The Economies Of 3D Printed Direct Rapid Soft Tooling

By on June 29th, 2020 in Ideas

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A very tiny 3D printed injection mold with molded part [Source: Nanofabrica]

Nanofabrica has demonstrated an intriguing economy of scale when producing 3D printed injection molds.

Tera 250 3D Printer

The Tera 250 3D printer [Source: Nanofabrica]

The Israeli startup company produces the Tera 250, a 3D printer that is capable of printing amazingly tiny objects in very high resolution. This is the mysterious 3D printer we wrote about last year. They state the machine’s resolution at 0.0019mm, which is definitely among the best in the industry.

The Tera 250 can 3D print at a rate of only 1mm per hour, which by typical industry standards might be slow, but for the small parts being produced on the device it’s quite suitable. That said, the Tera 250 has a rather large build volume of 50 x 50 x 100 mm. That might seem small, but remember the objects you’re making within that volume are extraordinarily detailed.

3D Printed Injection Molds

Incredibly small 3D printed part [Source: Nanofabrica]

Nanofabrica seems to be leveraging their fine resolution by pursuing the injection molding market. Injection molded parts are well known for their smooth surfaces, something that cannot easily be done on typical 3D printers that use coarse layer-based processes. But the Tera 250’s resolution is so fine it naturally produces smooth surfaces, making it ideal as a way to produce injection molds.

Injection molds are typically made in metal by CNC milling, and that is an expensive and time-consuming process. That’s the space Nanofabrica seems to be working in, as their Direct Rapid Soft Tooling approach produces functional injection molds.

The rap against 3D printed injection molds is that they typically don’t last very long, and after a few injection molding shots they deteriorate and become unusable.

However, it seems that Nanofabrica has found a way to make their molds — which, by the way, are not particularly large as they must fit within the small build volume — last far longer: They have been able to produce molds that can withstand 1000 shots.

More importantly, this mold can be produced for about US$20 on the Tera 250, which is dramatically less expensive than a conventional CNC-milled metal injection mold. The metal mold, however, would last nearly forever.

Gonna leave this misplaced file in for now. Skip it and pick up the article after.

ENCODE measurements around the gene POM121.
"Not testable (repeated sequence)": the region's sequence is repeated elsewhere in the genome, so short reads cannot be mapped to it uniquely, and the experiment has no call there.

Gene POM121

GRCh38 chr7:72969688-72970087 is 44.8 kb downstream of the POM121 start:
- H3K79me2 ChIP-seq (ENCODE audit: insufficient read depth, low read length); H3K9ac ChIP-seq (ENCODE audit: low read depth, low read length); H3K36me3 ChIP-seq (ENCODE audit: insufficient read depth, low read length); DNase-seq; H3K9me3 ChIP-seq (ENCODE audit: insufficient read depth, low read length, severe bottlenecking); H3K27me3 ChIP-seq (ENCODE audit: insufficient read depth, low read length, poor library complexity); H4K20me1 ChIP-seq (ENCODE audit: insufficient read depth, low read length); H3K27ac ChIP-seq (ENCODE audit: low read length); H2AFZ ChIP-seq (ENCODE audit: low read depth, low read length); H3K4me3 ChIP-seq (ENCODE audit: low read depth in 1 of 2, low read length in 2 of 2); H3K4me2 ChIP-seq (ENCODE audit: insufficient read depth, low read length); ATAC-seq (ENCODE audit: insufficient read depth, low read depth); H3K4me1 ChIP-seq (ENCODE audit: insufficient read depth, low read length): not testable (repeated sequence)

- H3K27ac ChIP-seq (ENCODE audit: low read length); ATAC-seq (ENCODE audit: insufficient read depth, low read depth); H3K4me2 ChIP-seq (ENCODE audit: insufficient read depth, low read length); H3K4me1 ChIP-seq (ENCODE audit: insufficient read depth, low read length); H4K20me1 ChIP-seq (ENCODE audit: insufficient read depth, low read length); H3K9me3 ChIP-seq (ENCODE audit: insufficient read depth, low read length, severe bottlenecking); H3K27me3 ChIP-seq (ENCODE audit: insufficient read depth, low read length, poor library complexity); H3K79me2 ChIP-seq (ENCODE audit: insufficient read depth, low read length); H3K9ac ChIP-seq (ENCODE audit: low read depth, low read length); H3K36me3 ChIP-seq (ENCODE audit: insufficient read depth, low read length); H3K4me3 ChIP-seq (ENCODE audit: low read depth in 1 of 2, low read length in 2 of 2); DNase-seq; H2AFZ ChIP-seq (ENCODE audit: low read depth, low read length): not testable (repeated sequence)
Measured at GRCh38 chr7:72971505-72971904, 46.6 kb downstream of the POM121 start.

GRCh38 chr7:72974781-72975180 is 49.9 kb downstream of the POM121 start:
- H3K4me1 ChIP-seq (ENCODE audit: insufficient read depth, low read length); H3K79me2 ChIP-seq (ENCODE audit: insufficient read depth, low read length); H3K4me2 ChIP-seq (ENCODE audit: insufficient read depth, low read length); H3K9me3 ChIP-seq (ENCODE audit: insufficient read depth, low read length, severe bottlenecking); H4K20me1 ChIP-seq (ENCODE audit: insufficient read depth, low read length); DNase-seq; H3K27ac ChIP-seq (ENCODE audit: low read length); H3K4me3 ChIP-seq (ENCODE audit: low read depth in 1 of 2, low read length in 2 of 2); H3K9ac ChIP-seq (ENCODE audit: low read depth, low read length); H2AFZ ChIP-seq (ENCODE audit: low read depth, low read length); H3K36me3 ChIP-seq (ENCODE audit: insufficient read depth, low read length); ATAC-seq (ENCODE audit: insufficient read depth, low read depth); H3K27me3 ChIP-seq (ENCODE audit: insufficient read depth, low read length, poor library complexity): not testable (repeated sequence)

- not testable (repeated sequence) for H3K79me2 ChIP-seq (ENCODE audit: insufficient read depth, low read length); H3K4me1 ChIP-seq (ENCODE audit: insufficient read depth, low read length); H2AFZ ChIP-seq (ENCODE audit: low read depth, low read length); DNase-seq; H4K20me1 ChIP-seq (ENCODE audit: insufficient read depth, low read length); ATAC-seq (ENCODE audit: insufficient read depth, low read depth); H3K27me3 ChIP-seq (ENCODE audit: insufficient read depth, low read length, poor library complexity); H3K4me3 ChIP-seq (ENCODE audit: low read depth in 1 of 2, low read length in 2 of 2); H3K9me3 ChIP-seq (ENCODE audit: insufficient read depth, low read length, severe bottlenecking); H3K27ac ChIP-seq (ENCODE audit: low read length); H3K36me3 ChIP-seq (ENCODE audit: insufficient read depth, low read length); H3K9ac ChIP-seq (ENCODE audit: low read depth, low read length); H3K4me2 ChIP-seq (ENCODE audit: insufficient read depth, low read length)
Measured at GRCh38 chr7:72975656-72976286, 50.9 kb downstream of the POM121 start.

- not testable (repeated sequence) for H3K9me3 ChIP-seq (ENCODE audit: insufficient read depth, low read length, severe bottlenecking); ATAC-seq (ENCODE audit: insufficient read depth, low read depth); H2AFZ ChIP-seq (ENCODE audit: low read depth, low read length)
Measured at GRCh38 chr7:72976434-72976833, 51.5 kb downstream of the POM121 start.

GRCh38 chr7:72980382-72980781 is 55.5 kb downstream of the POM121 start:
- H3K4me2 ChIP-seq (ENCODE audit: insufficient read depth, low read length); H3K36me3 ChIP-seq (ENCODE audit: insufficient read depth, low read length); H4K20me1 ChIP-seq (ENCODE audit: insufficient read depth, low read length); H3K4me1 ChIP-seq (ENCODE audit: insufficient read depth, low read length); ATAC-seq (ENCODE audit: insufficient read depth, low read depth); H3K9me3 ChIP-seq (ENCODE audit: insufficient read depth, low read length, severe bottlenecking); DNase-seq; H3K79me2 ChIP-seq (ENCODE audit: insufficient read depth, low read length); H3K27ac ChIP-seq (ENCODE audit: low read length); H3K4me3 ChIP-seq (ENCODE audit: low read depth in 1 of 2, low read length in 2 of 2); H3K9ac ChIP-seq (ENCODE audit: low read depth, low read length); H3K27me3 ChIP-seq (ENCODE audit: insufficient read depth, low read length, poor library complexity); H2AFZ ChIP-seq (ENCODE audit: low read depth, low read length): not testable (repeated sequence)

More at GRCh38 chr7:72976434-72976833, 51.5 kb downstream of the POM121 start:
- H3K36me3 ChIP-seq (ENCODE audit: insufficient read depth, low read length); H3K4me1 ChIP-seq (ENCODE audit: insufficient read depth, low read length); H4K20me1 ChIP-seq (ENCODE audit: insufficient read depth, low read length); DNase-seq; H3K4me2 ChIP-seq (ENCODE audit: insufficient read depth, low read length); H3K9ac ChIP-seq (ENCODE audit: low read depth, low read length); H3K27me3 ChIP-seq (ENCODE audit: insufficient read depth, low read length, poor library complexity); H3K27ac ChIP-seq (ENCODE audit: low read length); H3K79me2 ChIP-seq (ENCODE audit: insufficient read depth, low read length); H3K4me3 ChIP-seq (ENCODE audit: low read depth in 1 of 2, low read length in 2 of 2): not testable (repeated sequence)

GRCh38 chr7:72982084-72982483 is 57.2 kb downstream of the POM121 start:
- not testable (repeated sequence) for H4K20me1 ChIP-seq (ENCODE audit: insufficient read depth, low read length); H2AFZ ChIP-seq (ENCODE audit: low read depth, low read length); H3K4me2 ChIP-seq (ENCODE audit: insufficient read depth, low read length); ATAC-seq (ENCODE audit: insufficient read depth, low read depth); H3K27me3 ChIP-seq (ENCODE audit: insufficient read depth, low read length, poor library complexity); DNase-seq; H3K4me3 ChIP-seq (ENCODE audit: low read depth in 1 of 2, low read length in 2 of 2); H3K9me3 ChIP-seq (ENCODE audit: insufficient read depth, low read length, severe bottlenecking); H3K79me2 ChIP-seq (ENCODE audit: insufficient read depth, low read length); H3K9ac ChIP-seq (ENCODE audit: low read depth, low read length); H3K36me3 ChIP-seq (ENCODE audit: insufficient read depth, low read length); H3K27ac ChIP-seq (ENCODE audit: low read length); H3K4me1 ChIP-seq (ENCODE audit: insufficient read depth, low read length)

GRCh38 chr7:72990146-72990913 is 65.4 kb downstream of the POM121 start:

But there’s some interesting economics that occur at this price level.

3D Printed Injection Mold Economics

A Nanofabrica spokesperson suggested the following scenario: If a metal mold costs US$10,000, then one could make around 500 3D printed molds on the Tera 250. If each of those 500 were to provide 1000 injection molding shots, then for the same price as one metal injection mold, you’ve produced molds that can produce half a million shots.

I’d say that’s closing in on mass manufacturing territory.

There’s some other twists to this equation. For example, in the Tera 250 you could produce multiple molds in a single job. This means you could produce many molds in a single day, far faster than you’d ever receive a completed metal mold. In other words, you’re likely to get production going earlier with the 3D printed approach.

There’s also the possibility of producing mold variants. A metal mold can be varied, but each iteration is going to cost you, for example, another US$10,000. Thus you likely wouldn’t want variants in traditional injection molding environments.

Meanwhile, each 3D print job could in theory produce different mold variants with about the same costs as any other mold print. That leads to a scenario where “mass manufacturing” is becoming more customized.

There’s a lot to think about here, as these forays into the manufacturing equation might start upsetting business models in the near future.

Via Nanofabrica

By Kerry Stevenson

Kerry Stevenson, aka "General Fabb" has written over 8,000 stories on 3D printing at Fabbaloo since he launched the venture in 2007, with an intention to promote and grow the incredible technology of 3D printing across the world. So far, it seems to be working!

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